I Believe In the Father

Have you ever been asked the question, “What do you believe?” I suspect that you have. We use the words

believe and belief for statements of little significance and for statements of huge significance. 

  • You may use the words “I believe” to state your preference for who will win the Super Bowl game or you
    might use the word believe to express an opinion about your favorite car brand or the best place to go hiking
    or go out to dinner. These beliefs could be changed by the actual outcome of the game, or new information
    or experiences.
  • There are other beliefs that have more significance, such as whether we should have a smaller government
    or one that does more to ensure the welfare of the people. You may believe in global warming or you may
    believe that global warming is a hoax. You may believe in the rights and freedoms that come with being a
    citizen of the United States. Any of these beliefs could call you to action, service, or sacrifice.
  • What about your faith, your most deeply held convictions?  What you believe has a huge significance on your
    life. These deeply held beliefs shape us for good or for bad. Some convictions lead people to do great harm and
    other beliefs lead people to live sacrificially in service to others. One set of convictions shapes the Ku Klux Klan
    and another set of convictions shapes the nuns who dedicate their lives to service.

    What we believe is important for this world and we need to be able to share what is important to us with others. 


We are going to be exploring the Apostles Creed each Sunday in February. The inspiration for this sermon series was

hearing Rev. Phillip Hoeflinger of the Brownsville, TX UMC speak about the Apostles’ Creed when Scott and I visited

my sister Mary last fall. I have used his words and the words of Adam Hamilton from his book “Creed” to create this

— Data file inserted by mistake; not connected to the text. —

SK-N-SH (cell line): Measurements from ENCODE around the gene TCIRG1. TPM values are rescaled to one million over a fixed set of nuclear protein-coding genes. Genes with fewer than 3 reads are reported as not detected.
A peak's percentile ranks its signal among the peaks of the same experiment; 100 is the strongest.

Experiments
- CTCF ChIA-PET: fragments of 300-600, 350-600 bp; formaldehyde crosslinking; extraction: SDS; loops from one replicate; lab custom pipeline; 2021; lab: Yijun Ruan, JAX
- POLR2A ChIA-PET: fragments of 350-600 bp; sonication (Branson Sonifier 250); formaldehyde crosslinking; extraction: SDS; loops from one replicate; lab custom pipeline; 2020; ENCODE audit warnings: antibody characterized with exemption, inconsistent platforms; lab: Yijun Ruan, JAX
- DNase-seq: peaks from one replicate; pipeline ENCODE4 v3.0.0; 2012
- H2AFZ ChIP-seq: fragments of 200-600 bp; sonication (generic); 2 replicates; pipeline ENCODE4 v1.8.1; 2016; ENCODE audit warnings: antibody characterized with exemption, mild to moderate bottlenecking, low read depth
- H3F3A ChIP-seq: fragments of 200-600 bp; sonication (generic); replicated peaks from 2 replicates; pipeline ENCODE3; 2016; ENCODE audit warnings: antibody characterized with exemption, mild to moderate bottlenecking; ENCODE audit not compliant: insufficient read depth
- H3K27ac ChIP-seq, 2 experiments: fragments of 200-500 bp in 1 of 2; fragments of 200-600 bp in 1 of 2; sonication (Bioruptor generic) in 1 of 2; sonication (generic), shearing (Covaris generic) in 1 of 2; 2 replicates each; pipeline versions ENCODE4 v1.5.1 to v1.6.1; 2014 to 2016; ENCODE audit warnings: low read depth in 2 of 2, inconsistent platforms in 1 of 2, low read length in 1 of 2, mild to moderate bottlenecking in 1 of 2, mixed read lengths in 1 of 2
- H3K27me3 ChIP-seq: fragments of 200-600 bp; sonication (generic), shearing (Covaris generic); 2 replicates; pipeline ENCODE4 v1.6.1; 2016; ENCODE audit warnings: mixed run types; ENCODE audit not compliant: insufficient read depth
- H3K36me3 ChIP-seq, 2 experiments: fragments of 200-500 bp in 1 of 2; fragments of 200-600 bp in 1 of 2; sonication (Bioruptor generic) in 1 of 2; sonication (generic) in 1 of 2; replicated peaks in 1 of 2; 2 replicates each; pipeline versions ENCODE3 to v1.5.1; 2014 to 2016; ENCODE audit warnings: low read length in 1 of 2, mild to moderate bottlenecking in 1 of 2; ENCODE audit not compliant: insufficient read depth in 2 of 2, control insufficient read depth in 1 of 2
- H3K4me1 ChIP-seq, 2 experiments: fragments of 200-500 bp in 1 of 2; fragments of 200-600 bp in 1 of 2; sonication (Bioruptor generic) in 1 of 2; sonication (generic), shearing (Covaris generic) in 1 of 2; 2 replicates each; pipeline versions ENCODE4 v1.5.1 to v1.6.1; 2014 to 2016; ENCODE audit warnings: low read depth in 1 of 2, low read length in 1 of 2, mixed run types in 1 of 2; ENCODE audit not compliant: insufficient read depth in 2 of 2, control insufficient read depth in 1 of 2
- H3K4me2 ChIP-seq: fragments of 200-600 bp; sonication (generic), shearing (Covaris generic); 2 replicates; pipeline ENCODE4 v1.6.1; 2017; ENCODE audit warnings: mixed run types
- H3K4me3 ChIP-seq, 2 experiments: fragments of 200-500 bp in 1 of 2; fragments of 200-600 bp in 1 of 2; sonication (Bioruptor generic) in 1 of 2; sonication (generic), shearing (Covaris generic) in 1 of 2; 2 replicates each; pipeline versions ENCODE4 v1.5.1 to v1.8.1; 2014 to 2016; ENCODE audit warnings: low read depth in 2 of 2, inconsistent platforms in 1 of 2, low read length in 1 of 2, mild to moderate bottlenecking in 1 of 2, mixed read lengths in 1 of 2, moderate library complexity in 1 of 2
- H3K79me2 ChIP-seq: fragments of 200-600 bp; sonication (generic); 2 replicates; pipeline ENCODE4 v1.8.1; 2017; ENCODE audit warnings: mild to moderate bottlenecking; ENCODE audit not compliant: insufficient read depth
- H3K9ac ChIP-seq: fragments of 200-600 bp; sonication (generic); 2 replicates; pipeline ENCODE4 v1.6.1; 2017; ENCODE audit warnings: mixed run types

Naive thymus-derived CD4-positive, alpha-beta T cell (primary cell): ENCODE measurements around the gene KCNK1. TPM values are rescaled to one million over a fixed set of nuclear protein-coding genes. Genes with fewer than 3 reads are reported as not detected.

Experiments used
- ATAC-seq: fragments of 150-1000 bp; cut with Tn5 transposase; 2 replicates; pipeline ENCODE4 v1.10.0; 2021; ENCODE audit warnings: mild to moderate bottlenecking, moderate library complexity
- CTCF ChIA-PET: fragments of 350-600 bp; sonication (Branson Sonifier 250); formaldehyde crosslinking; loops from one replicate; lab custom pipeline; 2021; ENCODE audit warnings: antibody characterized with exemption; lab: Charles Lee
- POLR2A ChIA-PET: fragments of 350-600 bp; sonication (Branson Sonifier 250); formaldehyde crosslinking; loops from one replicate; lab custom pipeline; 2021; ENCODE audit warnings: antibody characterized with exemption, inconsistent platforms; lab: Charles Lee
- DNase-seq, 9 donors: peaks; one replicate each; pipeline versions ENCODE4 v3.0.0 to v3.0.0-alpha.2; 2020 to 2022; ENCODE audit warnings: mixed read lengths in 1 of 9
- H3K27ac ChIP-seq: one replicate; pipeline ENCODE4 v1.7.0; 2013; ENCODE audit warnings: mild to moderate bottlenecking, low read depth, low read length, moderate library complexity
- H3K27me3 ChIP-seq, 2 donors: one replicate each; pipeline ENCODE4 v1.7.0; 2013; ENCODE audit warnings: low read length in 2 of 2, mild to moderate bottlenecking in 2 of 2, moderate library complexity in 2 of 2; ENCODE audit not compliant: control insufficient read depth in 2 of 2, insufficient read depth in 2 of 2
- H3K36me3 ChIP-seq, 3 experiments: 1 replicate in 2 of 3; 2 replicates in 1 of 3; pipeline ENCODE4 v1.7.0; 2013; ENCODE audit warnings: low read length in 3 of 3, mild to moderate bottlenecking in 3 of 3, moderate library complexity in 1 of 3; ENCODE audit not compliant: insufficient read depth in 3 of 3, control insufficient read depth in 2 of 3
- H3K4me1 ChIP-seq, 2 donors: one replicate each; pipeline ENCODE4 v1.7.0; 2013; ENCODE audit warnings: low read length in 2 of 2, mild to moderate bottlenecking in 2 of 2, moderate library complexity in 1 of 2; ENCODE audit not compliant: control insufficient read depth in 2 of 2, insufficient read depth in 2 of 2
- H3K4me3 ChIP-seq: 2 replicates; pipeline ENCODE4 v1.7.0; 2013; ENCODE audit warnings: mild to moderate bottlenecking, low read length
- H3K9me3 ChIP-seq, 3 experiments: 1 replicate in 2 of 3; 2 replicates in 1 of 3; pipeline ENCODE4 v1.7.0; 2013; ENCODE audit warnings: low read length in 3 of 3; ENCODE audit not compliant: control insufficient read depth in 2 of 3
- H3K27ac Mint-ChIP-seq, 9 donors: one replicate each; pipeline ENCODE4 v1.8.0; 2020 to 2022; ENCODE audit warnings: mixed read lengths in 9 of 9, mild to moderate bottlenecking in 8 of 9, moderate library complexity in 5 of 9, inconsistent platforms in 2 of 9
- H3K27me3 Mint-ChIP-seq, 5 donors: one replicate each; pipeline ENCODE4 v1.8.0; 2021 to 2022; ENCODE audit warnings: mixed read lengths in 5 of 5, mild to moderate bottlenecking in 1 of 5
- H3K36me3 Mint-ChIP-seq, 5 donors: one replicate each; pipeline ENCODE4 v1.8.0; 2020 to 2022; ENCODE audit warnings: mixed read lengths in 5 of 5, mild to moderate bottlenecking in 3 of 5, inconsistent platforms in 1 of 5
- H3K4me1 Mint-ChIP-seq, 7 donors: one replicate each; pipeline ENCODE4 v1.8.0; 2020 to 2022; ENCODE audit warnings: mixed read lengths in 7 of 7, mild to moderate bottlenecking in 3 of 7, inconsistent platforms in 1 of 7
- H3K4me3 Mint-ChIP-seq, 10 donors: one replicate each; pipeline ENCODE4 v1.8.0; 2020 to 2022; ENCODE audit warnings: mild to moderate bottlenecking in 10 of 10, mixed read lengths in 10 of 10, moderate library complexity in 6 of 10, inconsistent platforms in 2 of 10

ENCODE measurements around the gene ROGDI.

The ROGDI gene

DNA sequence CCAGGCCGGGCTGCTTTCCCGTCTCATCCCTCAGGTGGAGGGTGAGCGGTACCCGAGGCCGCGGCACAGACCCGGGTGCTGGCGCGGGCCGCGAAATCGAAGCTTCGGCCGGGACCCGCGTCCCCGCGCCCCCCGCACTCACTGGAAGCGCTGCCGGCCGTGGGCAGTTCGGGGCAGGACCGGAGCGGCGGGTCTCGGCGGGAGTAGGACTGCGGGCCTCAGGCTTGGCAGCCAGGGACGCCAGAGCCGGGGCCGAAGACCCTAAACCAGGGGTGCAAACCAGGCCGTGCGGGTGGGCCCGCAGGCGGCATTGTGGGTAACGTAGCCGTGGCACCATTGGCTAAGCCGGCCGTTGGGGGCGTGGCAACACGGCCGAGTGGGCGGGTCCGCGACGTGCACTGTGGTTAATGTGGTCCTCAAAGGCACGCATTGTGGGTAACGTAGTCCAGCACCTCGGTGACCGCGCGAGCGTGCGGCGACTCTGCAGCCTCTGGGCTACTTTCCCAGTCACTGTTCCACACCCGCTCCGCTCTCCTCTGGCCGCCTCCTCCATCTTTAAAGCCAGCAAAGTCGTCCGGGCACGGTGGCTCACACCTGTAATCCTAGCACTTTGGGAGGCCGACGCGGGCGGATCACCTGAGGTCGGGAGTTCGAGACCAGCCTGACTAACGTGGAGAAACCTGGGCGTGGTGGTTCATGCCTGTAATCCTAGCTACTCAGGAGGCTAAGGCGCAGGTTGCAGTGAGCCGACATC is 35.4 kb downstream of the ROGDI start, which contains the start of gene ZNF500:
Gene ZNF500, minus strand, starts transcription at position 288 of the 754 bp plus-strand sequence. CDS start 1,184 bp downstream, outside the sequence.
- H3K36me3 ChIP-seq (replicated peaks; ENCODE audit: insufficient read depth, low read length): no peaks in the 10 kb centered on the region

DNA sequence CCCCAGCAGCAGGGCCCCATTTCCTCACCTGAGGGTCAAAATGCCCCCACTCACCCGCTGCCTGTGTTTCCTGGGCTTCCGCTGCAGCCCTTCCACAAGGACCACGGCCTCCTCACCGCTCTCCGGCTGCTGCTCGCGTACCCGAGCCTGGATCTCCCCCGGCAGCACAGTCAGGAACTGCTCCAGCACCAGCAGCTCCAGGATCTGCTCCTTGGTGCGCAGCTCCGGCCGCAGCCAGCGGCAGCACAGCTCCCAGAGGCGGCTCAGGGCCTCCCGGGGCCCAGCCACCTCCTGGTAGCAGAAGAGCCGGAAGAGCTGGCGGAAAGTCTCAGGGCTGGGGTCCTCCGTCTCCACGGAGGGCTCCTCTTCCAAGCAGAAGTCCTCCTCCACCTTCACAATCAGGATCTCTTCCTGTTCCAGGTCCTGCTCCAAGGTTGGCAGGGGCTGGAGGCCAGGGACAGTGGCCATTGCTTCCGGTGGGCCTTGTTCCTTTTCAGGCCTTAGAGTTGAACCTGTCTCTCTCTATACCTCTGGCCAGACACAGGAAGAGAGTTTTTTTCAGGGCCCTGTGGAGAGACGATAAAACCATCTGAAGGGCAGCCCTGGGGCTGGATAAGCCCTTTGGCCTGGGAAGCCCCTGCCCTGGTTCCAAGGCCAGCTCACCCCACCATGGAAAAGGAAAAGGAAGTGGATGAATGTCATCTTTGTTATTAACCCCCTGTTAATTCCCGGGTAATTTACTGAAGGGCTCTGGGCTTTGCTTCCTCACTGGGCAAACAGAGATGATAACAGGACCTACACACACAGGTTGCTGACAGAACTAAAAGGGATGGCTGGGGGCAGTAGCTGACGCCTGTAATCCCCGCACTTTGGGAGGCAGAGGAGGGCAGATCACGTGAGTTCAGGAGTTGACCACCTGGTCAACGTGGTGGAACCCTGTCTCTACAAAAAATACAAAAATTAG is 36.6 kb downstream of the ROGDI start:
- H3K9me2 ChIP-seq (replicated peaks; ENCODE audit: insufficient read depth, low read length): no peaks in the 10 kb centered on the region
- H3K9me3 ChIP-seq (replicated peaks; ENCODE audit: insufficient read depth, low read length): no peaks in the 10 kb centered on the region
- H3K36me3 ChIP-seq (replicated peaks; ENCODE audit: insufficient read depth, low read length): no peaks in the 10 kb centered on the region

series. But I wouldn’t be standing here today if Pastor Cherie didn’t need some time to support her husband and I hadn’t

said, what about doing a sermon series on the Apostles Creed? I could probably do that. 

 So, here we are. 

 A creed is a statement of the basic beliefs of a religion; an idea or set of beliefs that guides the actions of a person or

a group. 

 From the earliest times, Christians made attempts to summarize their essential beliefs. Beginning in the late second

or early third centuries these summaries of the faith are found in the creeds of the church. The Nicene Creed was written

in 325 A.D. The Apostles’ Creed is an abbreviation of the Nicene Creed and it was written in 390 A.D. The most enduring

of the early creeds is the Apostles’ Creed. There are 10 creeds (or affirmations of faith, including the Nicene and Apostles’

Creeds) in our hymnal (pages 880 to 889). The Apostles’ Creed provides a concise and very early outline of Christian theology.

We are still reciting the Apostles’ Creed 1600 years after it was written. I memorized the Apostles’ Creed when I became a

member of this church when I was in my teens, and I suspect that many of you are either familiar with it or memorized it

at some point in your lives.  


The word ‘creed’ comes from the Latin word credo, meaning ‘I believe.’ It was called ‘Apostles’ not because the

apostles themselves wrote it, but because the Creed was thought to be an accurate summary of what the apostles

taught. The Creed was useful in several ways: The Creed was a public statement of faith, a standardized way in which

new people could confess their faith in Jesus Christ. The Creed anchored Christian faith to a tradition, to make it

difficult for people or churches to be led astray by strange doctrines. The Creed was a preaching and teaching tool,

giving an outline for further discipleship. The Creed was memorized through frequent repetition, which helped the

many believers who could not read.  


Our most important beliefs, whether expressed in the Apostles’ creed, or in other ways, affect our understanding of

what it means to be human and our convictions about values, morality, and relationships. Our most deeply held beliefs

shape our goals, ambitions, hopes and dreams. It is important to be able to fully know and explain what we believe as



The Creed Begins, “I believe in God, the Father Almighty, maker of heaven and earth…”